some examples, it can be stated that
the references of hyperrealism and
photorealism have been constantly
present. Interest for both styles and
concepts has been present from generation
Although hyperrealism is known as an artistic to generation. It is also the case of artists movement that came out of the U.S. in the who are around 40 years old, who have an 1970s, it is also a reference that helps us explain important recognition and vast trajectories, a style, a graphical or pictorial representation such as Saúl Sánchez, Marco Mojica, Ricardo in different moments of history. The word León, Rodrigo Echeverri, among others. This
“hyperrealism” is associated with the visual reference has even arrived to a generation that result of the work of artists that use grids, lens is today between twenty and thirty years old, projections, etc., with the idea of representing which is acquiring force strongly by exposing reality with extreme detail. Another concept, these types of works everywhere, like Mateo
photorealism, refers to the process of accurately López, Esteban Peña, Gonzalo García (Sr. reproducing an image through a painting Conejo), Diego Piñeros, Alejandro Sánchez or drawing, but this time exclusively from a and Sebastián Camacho. photograph.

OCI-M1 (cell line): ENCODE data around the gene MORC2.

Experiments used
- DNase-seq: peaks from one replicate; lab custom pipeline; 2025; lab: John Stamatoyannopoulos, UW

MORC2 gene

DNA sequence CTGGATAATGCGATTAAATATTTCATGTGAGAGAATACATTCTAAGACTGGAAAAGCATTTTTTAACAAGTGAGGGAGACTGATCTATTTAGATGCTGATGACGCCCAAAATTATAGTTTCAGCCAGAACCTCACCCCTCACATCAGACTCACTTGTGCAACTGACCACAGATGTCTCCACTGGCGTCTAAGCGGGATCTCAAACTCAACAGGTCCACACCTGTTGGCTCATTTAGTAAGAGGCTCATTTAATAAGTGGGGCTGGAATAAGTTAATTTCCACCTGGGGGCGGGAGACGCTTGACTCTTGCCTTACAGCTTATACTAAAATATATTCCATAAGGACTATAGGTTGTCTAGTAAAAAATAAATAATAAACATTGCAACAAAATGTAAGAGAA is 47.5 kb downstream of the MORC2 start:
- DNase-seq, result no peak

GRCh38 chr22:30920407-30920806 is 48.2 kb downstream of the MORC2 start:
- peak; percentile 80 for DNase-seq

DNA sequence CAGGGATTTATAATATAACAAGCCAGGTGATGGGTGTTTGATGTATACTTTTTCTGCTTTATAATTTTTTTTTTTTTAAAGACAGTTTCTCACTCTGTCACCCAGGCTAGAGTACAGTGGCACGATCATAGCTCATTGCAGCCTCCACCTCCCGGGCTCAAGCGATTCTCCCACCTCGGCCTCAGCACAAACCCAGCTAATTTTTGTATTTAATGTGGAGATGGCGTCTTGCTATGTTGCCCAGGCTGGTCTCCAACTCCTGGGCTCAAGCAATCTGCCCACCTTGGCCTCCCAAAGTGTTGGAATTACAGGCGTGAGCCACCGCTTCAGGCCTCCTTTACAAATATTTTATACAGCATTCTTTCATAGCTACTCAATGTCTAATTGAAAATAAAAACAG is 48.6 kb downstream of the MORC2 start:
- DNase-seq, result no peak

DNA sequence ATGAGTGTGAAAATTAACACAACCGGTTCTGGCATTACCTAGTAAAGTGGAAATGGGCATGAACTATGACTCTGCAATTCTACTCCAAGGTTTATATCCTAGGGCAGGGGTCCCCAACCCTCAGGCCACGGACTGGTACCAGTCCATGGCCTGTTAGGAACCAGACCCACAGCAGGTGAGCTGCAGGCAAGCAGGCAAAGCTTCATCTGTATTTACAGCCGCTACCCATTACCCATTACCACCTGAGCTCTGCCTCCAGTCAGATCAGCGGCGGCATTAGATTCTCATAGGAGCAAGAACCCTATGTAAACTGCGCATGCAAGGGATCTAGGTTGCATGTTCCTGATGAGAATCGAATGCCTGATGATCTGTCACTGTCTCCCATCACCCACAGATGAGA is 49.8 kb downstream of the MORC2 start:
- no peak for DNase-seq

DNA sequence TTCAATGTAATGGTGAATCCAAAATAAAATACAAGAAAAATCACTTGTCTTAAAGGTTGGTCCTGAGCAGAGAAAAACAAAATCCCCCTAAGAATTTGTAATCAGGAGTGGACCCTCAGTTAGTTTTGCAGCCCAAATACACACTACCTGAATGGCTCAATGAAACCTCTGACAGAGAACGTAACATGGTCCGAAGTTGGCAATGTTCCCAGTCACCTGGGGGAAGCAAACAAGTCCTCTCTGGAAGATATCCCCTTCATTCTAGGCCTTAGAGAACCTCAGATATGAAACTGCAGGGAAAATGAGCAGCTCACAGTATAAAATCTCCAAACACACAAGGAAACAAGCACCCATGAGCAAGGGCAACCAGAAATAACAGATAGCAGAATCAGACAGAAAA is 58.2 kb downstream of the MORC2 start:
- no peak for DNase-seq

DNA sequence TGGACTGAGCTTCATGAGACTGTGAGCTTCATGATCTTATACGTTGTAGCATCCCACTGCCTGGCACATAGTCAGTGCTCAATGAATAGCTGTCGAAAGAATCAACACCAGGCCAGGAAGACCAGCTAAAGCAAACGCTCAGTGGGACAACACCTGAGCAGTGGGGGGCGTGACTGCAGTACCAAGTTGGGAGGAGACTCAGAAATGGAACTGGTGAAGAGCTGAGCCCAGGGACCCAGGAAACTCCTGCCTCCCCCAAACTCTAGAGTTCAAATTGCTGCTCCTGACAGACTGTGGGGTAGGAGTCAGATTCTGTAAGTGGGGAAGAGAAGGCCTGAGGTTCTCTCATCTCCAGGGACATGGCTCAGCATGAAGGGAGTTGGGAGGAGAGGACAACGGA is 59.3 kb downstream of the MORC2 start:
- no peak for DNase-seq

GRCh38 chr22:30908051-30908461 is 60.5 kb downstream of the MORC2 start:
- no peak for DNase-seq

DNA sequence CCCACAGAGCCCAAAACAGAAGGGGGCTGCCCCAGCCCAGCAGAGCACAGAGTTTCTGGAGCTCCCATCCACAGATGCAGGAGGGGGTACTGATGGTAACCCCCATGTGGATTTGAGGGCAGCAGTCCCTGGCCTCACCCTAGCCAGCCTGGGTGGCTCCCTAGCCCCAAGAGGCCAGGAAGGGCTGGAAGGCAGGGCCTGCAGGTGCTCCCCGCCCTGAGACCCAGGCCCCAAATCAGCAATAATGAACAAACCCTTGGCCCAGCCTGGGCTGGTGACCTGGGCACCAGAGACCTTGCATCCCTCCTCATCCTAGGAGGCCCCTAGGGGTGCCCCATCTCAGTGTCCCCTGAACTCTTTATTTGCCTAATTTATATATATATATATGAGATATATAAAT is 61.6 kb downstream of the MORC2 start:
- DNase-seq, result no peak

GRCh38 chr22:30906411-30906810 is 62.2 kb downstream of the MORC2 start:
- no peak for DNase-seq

There is sometimes talk in art about passing
In Colombia, since the 1970s with Darío trends followed by many unoriginal artists, but Morales, Saturnino Ramírez, Santiago and if we talk about tendencies for a change, it is
Juan Cárdenas, and towards the end of the undeniable that through them we can perceive decade with Óscar Muñoz, just to mention and analyze symptoms of what is really 160
Questions: 1Roughly, what are the techniques and themes happening and interesting about an art scene. Because of this, LARmagazine sent a group of
questions to some of the artists named earlier
to try to understand the reason for this new photorealism wave, if we can call it that way. Is
it an eagerness to copy reality, which even if real, doesnâ€™t leave a chance to doubt, especially in a
country where reality is usually stranger than
fiction? Or could it be an issue related to the
academy and schools of art that are traditionally focused on transmitting knowledge, giving priority to the purist technique?
Before pretending to answer these questions
we limit ourselves to present the answers given
to us by some of the artists. Itâ€™s them, the
protagonists of this breathing movement in consolidation process, who shared with us their points of view on this issue for our readers to
draw their own conclusions. What do this
group of artists do, who are they and where are they interests headed?
used in your work?
2 The editors of this magazine find aspects re-
lated to hyperrealism and photo realism in your work. Do you agree with this affirmation? If so, explain why.
3 What are your artistic references from any moment of Universal Art History?
4 Has any Colombian artist influenced you? In your opinion, what are the most important Colombian hyperrealist and photorealist artists?
5 Do you consider that Colombian art has featured an important number of hyperrealist and photorealist artists? What do you think may have been the reason for this phenomenon?
6 Do you consider thereâ€™s an important move-
ment from the young photo realist artists in the latter years in Colombia?